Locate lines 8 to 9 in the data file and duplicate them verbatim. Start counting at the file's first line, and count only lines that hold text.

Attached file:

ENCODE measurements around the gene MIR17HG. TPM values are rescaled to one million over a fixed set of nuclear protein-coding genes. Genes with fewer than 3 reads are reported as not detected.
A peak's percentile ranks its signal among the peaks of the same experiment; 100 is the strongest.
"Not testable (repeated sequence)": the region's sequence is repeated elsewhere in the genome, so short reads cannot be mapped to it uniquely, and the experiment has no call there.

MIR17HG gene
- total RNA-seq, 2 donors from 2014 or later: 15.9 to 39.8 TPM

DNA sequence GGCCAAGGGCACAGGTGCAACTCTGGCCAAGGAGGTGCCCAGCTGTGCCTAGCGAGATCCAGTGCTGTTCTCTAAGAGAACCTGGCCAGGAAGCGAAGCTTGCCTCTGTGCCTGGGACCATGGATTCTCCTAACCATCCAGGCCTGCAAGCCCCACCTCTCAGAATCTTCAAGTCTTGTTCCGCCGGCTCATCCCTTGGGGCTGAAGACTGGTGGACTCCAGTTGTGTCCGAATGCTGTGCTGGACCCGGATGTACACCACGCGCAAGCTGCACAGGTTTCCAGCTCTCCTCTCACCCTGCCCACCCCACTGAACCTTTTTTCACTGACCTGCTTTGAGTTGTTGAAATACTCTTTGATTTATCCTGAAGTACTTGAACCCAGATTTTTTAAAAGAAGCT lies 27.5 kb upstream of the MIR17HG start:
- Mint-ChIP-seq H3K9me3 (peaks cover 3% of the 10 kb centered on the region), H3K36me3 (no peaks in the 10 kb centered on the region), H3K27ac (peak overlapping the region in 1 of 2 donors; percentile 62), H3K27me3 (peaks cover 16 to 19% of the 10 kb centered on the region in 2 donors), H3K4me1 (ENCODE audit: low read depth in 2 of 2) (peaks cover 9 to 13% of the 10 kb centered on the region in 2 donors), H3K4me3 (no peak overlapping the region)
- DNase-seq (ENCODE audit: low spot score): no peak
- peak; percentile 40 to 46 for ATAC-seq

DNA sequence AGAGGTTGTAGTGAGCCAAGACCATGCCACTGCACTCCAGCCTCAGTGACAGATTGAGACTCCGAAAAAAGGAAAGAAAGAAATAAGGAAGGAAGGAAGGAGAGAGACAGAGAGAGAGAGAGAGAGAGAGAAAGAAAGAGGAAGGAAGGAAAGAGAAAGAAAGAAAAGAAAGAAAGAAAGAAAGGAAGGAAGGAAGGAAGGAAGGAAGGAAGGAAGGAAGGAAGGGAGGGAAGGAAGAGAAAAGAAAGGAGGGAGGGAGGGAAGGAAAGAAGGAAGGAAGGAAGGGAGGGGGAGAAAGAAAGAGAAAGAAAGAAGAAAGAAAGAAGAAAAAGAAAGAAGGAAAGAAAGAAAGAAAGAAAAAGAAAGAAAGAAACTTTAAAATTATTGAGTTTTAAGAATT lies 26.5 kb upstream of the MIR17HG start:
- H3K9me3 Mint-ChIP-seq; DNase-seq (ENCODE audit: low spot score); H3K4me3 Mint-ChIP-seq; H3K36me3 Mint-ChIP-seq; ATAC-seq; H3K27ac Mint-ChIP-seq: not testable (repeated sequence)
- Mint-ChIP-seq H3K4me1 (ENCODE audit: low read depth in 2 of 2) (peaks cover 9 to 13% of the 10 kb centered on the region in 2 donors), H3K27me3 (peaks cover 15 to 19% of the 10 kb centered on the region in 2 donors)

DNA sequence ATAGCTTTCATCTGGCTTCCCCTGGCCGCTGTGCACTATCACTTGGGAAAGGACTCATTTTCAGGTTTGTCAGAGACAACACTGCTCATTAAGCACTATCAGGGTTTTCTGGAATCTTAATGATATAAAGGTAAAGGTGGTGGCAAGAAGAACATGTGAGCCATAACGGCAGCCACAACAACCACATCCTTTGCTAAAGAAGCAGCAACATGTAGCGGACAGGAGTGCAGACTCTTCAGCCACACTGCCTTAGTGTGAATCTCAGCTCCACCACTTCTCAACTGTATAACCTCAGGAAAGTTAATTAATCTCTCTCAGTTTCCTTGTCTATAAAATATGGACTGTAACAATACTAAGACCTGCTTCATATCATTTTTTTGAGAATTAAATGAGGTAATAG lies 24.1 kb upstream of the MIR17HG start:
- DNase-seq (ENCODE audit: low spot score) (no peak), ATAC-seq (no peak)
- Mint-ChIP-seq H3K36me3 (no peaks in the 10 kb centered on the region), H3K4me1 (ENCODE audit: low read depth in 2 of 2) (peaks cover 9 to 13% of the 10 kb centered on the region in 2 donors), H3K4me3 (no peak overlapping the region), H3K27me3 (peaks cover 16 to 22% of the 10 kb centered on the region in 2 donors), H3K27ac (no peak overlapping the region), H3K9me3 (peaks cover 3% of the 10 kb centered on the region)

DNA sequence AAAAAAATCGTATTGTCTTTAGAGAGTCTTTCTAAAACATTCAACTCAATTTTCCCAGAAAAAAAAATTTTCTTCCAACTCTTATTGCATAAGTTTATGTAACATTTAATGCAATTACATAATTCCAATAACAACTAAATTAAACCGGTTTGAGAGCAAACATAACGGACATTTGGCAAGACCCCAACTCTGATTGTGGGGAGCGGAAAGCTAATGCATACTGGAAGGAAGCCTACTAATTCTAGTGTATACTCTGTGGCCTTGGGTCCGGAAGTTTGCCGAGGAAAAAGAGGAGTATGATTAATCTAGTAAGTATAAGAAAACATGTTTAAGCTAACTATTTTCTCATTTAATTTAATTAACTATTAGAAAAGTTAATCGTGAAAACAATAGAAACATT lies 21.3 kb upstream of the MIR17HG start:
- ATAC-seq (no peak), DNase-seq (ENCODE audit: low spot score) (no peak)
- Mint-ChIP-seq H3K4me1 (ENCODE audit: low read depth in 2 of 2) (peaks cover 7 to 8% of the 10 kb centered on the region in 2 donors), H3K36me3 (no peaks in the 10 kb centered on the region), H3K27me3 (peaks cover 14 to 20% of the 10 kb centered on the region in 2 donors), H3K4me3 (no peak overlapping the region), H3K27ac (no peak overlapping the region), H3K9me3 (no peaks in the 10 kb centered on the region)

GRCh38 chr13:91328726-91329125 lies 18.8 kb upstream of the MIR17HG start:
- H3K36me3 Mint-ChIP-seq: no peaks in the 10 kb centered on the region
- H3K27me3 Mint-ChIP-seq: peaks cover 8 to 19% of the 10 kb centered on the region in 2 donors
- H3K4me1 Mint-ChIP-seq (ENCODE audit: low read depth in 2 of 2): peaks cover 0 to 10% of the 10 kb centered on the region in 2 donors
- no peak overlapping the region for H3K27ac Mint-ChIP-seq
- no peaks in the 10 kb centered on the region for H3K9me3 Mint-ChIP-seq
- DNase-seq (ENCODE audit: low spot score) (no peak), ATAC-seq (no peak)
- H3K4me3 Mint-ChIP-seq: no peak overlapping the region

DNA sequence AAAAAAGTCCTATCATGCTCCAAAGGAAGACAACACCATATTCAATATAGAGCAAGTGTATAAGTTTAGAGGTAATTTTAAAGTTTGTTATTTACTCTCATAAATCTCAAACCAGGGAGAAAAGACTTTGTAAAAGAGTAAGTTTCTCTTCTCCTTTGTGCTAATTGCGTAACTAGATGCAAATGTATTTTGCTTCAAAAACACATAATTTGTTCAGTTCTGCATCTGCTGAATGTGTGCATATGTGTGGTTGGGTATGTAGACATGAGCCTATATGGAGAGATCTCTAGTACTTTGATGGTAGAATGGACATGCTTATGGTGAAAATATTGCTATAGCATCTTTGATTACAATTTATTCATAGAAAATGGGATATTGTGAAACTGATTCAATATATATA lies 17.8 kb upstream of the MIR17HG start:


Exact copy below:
- DNase-seq (ENCODE audit: low spot score): no peak
- peak; percentile 40 to 46 for ATAC-seq